While atomic mode-setting has been around for several years now and to provide a modern mode-setting interface that can test modes prior to the actual operation and reduce possible flickering during mode-setting events and also being faster, the common xf86-video-modesetting driver has at least temporarily disabled the support by default.

          Within the latest X.Org Server 1.21 Git and requested for back-porting to X.Org Server 1.20 is disabling atomic support by default. This stems from a black screen when doing rotation on a different CRTC and other problems along the atomic code-path for this in-tree driver. So by default the generic modesetting driver will use the legacy code-path by default to avoid messing up existing users.

        • Mesa’s Gallium3D LLVMpipe Driver Adds Compute Shader Support

          Red Hat’s David Airlie has been refocusing efforts recently on improving the state of the LLVMpipe driver that implements OpenGL / OpenGL ES on top of CPUs using LLVM. In the past few weeks he’s been wiring up more GL4 / GLES 3.1 extensions and this morning the latest achievement is supporting OpenGL compute shaders!

          Following a long series of patches, Airlie has OpenGL compute shader support working for LLVMpipe in tandem with various LLVM/Gallivm changes.

    • Benchmarks

      • NAS Parallel Benchmarks: EPYC 7601 vs. EPYC 7742 vs. Xeon Platinum 8280

        Not included as part of our original EPYC 7742 / EPYC 7002 “Rome” Linux benchmarks was the NAS Parallel Benchmarks (NPB) developed by NASA. While an MPI testing favorite, there were build issues with the older version of NPB packaged by the Phoronix Test Suite. But with recently having updated that test profile against the latest NPB upstream, here are some results for the EPYC 7742 2P, EPYC 7601 2P, and dual Xeon Platinum 8280 benchmark results. Separately, there’s also results now for NeatBench 5 with this video editing plug-in test case now part of the Phoronix Test Suite.

      • AMD Ryzen 9 3900X Linux CPU Frequency Scaling Governor Benchmarks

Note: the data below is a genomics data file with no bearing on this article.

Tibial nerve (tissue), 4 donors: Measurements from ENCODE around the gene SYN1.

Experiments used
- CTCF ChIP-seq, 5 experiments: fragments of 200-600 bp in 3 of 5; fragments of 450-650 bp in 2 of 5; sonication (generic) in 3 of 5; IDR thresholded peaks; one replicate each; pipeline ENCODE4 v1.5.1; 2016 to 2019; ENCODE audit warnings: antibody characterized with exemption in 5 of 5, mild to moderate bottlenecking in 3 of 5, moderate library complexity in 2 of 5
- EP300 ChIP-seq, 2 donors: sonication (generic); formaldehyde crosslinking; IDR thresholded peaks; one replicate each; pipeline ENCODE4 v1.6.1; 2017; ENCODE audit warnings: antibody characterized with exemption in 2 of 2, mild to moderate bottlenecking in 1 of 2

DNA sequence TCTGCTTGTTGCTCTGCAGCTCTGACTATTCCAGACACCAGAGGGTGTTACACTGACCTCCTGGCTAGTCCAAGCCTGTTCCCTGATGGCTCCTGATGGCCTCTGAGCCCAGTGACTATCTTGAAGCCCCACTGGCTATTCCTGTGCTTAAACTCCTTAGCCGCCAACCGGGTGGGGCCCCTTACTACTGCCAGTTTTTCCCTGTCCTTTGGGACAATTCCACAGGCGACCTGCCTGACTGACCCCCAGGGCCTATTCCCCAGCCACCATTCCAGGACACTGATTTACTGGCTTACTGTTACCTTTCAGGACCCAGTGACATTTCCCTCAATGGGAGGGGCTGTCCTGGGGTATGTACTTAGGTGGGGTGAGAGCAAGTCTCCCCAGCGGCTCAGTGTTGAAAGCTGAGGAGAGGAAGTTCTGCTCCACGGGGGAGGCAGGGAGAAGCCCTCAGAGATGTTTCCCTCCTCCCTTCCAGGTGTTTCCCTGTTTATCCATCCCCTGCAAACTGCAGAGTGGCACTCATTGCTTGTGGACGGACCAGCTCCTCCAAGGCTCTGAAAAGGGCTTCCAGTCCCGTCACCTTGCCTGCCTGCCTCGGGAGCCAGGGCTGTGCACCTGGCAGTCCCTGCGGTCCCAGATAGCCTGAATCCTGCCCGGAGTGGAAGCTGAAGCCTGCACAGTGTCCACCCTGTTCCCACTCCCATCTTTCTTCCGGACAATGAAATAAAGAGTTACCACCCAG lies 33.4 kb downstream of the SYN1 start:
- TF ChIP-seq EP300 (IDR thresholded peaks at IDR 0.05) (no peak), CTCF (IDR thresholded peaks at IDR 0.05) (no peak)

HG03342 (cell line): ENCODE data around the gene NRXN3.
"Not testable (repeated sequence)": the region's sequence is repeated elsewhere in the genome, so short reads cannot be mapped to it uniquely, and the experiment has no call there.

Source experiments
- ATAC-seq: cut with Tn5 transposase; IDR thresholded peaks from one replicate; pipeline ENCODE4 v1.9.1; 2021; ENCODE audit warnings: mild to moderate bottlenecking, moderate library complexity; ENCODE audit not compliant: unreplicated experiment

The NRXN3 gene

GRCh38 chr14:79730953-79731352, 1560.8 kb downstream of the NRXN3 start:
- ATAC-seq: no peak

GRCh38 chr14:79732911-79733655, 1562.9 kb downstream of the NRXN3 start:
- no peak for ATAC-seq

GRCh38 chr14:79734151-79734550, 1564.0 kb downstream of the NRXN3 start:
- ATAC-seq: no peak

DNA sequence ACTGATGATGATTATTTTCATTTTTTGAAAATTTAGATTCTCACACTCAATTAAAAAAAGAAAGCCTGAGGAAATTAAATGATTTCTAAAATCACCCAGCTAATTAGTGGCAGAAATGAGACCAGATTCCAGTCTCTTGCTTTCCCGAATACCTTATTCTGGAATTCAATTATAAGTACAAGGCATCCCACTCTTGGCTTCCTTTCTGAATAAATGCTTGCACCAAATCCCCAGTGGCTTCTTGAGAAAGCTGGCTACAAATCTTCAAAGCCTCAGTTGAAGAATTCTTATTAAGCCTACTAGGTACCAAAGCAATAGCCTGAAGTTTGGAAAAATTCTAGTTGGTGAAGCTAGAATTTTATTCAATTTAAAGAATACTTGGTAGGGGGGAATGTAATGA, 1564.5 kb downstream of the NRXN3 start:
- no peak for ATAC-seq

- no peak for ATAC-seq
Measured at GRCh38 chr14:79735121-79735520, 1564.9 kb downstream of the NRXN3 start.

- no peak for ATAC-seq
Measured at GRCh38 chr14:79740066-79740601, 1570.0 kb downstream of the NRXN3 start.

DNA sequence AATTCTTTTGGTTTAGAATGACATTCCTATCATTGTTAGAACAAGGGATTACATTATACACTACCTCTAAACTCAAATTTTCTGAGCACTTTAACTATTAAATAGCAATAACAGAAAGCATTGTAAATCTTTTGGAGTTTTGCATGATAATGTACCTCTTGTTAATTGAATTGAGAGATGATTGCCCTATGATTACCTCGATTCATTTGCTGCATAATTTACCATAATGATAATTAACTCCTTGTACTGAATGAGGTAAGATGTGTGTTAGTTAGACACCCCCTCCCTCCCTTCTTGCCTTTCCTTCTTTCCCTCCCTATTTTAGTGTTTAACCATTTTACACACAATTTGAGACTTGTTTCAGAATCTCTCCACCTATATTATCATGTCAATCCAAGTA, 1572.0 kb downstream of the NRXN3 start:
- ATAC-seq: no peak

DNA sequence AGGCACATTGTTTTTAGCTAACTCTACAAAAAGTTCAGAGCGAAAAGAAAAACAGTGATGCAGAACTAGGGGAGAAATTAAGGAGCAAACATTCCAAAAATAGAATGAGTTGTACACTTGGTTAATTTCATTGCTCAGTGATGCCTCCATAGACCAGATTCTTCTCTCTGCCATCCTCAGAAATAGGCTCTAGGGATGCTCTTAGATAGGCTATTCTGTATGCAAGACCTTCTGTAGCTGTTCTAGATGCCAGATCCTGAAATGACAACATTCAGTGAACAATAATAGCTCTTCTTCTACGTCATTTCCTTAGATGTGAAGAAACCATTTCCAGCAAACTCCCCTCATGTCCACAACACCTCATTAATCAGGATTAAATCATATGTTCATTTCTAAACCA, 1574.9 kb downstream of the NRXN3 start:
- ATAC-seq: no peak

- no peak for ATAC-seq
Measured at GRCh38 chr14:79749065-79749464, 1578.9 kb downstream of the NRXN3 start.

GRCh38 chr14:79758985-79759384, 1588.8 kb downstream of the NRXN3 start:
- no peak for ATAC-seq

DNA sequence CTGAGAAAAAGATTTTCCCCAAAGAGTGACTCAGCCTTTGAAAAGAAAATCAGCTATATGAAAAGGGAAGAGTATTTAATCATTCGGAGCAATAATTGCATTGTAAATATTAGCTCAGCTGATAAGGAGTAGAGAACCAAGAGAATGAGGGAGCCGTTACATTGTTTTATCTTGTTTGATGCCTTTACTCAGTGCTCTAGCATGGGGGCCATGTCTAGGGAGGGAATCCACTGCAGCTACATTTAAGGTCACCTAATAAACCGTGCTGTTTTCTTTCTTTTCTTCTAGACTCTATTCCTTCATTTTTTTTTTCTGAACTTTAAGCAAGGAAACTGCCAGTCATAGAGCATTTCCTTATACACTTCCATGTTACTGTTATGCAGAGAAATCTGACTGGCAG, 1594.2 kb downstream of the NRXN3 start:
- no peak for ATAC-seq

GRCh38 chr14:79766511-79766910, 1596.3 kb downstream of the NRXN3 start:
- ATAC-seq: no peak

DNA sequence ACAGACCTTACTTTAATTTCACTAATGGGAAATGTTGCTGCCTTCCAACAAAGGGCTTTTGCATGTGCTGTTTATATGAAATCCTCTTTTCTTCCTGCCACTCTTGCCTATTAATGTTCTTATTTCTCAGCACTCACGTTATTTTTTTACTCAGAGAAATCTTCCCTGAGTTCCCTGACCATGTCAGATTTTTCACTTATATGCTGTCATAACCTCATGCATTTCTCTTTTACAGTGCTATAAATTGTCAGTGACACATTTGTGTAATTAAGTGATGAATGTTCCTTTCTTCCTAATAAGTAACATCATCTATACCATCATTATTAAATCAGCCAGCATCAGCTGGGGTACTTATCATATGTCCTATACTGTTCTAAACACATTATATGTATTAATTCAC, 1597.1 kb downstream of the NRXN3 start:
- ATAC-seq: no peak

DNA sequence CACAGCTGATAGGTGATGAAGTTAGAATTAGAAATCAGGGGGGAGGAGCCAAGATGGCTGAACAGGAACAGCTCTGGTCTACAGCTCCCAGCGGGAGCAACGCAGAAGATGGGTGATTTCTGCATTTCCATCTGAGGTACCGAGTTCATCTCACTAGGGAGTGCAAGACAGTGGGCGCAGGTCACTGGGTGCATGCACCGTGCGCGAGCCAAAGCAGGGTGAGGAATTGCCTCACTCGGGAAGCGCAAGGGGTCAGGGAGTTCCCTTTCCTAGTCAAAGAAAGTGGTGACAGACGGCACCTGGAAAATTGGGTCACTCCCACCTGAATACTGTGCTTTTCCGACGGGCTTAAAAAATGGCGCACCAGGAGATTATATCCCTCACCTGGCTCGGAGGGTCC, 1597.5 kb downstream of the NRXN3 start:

Given the recent talk about the Schedutil CPU frequency scaling governor and its future along with CPU frequency scaling behavior in general on AMD Zen 2 processors, here are some benchmarks of the Ryzen 9 3900X when tested with the different Linux “CPUFreq” governor options.

        This round of testing is just for reference purposes in looking at how these different CPU frequency scaling governor tunables compare. The power consumption between the modes weren’t compared due to the WattsUp Pro meters being busy on other systems and this testing was done prior to the recent Windows/Linux power discoveries; in fact, this testing was from back in July albeit slipped under the radar for publishing these figures.

        From the Linux 5.3 Git kernel as of the end of July while running Ubuntu 18.04 LTS, the CPUFreq governor options of ondemand, performance, powersave, and schedutil were tested. For most Linux distributions, “ondemand” is the default governor while “performance” is known for some workloads to deliver better performance when the CPUFreq driver doesn’t respond fast enough for ramping up the CPU clock frequencies. Schedutil meanwhile is the newest governor and makes use of the kernel’s scheduler utilization data to try to make more informed decisions about what to do with the CPU frequencies. Schedutil has an interesting future ahead, but as we’ve shown several times, there generally are shortcomings still compared to the likes of Schedutil. The powersave governor, lastly, keeps the clocks at a minimum and really isn’t useful for a desktop unless really trying to conserve power. But for this article we’re just looking at the performance difference on the Ryzen 9 3900X for easily changing this Linux kernel tunable.

    • Applications

      • Cockpit 202

        Cockpit is the modern Linux admin interface. We release regularly. Here are the release notes from version 202.

      • Daniel Stenberg: FIPS ready with curl

        It should show that it uses wolfSSL and that all the protocols and features you want are enabled and present. If not, iterate until it does!